So during extreme heat events, we see a rise in emergency department visits, hospitalizations and death in the general population. And these types of health encounters also increase with moderate rises in temperatures, too. So it’s not just extreme heat waves or heat events, particularly for vulnerable populations. Classic signs of heat exposure include heat cramps, which are muscle spasms during vigorous activity in hot environments, heat exhaustion and heat stroke, which is potentially fatal. And these are all related to body overheating. But it’s important to note that these conditions, which people most often associate with heat exposure, are just a small portion of the health impacts that we see when we carefully look at data from an extreme heat event.

So physiologically cooling is achieved through increased blood flow to the skin and sweating, and these mechanisms rely heavily on the cardiovascular and endocrine systems. Kidney disease can also impact the body’s ability to cool itself. So we often see increases in cardiovascular disease and kidney disease during extreme heat. Respiratory disease is also linked to heat exposure. And one thing to keep in mind is that high temperatures can also contribute to harmful buildups of pollutants in the air. And there have also been studies that have shown that extreme heat exposure is associated with poor reproductive outcomes like preterm birth and even mood and anxiety disorders.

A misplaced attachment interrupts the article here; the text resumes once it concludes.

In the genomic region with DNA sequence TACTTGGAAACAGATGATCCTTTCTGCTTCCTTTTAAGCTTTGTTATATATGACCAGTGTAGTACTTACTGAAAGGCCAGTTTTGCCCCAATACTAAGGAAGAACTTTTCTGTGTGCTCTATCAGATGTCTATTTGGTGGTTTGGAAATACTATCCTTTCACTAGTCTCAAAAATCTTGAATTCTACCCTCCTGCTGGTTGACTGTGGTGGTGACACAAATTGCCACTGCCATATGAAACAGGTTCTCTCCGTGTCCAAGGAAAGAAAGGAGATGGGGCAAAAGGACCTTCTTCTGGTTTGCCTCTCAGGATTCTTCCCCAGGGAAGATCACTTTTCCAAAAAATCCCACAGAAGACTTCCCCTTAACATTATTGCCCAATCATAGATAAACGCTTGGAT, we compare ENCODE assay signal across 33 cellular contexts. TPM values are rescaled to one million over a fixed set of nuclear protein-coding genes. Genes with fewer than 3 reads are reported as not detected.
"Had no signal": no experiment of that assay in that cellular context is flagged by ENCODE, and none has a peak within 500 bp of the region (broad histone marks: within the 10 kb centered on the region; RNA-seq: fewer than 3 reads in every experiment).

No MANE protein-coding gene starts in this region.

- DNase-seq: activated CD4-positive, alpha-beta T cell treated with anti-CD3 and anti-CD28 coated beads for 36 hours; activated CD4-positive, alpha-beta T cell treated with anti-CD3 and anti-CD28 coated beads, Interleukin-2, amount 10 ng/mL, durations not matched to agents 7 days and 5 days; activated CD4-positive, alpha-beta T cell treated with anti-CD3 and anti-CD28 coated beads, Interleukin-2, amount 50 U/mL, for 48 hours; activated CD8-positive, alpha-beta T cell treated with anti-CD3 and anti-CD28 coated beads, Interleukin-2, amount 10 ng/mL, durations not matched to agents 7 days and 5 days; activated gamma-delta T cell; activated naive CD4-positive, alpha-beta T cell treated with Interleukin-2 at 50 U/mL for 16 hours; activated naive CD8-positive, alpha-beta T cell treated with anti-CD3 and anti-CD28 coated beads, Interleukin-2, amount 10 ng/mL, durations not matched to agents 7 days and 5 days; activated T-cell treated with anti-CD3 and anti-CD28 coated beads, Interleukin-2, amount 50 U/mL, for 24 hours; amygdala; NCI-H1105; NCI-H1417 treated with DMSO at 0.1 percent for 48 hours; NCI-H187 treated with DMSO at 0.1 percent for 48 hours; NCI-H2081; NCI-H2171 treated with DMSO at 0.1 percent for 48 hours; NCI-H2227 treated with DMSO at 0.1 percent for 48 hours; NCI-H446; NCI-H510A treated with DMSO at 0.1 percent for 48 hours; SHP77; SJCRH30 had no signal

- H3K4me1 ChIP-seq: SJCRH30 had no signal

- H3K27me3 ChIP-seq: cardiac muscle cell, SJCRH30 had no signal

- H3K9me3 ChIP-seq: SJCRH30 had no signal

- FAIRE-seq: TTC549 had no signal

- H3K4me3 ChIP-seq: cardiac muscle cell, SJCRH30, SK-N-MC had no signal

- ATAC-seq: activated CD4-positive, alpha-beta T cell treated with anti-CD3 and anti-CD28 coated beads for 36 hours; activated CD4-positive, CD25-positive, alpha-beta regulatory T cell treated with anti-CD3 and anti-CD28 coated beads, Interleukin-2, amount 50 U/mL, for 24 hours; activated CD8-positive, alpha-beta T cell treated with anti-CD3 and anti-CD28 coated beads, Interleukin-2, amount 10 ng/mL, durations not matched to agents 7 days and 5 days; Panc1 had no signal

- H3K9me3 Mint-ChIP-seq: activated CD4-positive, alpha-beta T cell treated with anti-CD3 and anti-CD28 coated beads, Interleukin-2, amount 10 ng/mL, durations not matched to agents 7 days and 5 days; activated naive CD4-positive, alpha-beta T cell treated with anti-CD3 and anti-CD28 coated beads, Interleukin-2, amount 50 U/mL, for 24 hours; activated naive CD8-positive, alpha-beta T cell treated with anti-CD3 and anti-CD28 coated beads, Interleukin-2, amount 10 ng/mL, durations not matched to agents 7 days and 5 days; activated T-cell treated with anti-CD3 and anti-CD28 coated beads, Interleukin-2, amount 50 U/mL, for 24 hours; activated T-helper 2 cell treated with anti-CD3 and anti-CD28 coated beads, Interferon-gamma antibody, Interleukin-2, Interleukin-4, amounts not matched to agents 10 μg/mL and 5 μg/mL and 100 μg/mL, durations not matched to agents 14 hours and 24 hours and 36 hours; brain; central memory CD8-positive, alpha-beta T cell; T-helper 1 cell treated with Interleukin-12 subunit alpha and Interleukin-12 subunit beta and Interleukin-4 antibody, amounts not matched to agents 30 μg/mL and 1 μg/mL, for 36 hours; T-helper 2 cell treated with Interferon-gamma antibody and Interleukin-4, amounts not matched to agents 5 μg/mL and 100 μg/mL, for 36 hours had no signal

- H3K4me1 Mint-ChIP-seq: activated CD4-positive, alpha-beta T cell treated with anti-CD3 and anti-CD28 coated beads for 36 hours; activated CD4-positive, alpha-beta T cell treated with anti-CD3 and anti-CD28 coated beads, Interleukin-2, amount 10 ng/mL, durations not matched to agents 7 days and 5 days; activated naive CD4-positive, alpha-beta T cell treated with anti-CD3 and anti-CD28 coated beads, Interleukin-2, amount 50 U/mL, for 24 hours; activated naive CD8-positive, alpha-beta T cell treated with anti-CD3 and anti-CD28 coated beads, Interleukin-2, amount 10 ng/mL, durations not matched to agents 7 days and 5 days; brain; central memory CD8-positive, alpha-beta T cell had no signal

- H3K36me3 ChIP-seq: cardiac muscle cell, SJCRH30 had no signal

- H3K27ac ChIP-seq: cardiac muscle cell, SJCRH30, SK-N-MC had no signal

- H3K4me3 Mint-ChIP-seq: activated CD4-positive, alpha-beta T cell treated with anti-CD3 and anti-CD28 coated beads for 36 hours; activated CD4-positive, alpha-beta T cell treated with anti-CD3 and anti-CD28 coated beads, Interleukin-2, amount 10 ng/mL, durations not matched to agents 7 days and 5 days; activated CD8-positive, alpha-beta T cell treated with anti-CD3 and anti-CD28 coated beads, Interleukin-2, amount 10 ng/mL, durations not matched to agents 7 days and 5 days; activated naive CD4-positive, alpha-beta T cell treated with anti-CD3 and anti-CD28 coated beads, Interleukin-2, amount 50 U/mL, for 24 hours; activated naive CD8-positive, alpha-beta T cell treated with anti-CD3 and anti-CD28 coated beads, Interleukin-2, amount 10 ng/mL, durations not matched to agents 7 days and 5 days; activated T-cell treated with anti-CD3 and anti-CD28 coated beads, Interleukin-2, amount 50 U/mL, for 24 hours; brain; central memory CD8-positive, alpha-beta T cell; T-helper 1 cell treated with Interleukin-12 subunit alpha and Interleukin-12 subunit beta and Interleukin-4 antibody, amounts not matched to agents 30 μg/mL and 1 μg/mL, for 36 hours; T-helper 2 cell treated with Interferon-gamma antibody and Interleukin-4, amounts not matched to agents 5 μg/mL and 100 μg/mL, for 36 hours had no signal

So heat is sometimes known as a silent killer, and that’s because unlike other natural disasters, like hurricanes, there isn’t obvious damage, big physical destruction that people associate with injuries, illness and death. But according to the National Weather Service, on average over the last three decades, heat has been associated with more fatalities than any other type of weather event. That includes hurricanes, floods, tornadoes. But it’s interesting to note that when the National Weather Service estimates the number of heat-related deaths each year, their totals are based on deaths that are directly attributable to heat. And these estimates usually come from codes on death certificates that specifically identify excessive heat exposure as the cause of death. However, as I mentioned on my previous slide – oops, sorry. As I mentioned on my previous side, there are many other types of illnesses that increase during extreme heat events, things like cardiovascular disease and respiratory diseases as well. And often, these are the things that are noted on the death certificate. So that’s why it’s really important for researchers to take statistical approaches to really quantify the health impacts of exposure to heat. And that – the way that usually works is for a given urban location or city, researchers may look at the number of deaths or hospitalizations that have occurred during the time period of the extreme heat event or when the temperature rose and compare that to long-term daily average death rates for the same time of year for that particular city. So in that way, researchers can estimate the number of excess deaths or excess hospitalizations that are associated with that heat wave event. And recent studies indicate that in the U.S., there may be as many as five to even 12,000 excess deaths due to extreme heat each year.